We study a model where agents face a continuum of two-player games and categorize them into a finite number of situations to make sense of their complex environment. Agents need not share the same categorization. Each agent can cooperate or defect, conditional on the perceived category. The games are fully ordered by the strength of the temptation to defect and break joint cooperation. In equilibrium agents share the same categorization, but achieve less cooperation than if they could perfectly discriminate games. All the equilibria are evolutionarily stable, but stochastic stability selects against cooperation. We model agents’ learning when they imitate successful players over similar games, but lack any information about the opponents’ categorizations. We show that imitation conditional on reaching an intermediate aspiration level leads to a shared categorization that achieves higher cooperation than under perfect discrimination.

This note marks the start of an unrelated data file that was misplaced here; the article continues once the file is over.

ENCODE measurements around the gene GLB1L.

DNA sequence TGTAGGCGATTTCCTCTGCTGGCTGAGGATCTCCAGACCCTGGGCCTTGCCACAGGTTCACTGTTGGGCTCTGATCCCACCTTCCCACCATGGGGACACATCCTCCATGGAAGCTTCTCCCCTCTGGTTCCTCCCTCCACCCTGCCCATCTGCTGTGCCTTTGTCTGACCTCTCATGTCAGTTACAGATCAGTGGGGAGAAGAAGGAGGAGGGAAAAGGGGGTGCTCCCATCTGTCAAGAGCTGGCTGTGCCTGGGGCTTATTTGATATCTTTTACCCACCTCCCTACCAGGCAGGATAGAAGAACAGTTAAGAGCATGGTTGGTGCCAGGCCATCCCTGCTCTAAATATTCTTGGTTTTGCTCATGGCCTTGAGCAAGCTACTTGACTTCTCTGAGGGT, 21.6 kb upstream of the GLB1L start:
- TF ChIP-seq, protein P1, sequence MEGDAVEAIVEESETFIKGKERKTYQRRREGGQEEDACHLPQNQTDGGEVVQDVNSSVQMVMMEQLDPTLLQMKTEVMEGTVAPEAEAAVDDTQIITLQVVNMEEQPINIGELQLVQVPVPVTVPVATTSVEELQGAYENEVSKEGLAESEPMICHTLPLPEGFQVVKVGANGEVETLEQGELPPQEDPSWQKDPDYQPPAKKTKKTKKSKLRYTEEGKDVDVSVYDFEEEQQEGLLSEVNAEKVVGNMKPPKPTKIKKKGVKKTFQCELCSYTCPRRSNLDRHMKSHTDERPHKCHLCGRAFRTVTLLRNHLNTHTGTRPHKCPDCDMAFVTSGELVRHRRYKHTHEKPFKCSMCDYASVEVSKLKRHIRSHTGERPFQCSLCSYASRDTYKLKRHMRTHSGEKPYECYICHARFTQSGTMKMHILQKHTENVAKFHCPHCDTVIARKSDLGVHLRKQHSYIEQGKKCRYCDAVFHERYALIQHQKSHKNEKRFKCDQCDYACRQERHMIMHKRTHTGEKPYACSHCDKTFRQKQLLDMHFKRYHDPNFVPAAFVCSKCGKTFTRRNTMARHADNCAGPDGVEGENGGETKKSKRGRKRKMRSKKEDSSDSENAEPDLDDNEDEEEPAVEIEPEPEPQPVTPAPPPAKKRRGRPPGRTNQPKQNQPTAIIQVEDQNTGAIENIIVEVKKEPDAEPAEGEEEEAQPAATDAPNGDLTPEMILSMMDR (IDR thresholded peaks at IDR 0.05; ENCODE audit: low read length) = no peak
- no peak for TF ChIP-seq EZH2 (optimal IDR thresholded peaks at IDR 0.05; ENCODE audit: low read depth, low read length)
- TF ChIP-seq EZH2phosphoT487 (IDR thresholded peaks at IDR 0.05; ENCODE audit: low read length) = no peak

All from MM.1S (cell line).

|Titolo:||Categorization and Cooperation across Games|
|Data di pubblicazione:||2019|
|Appare nelle tipologie:||2.1 Articolo su rivista |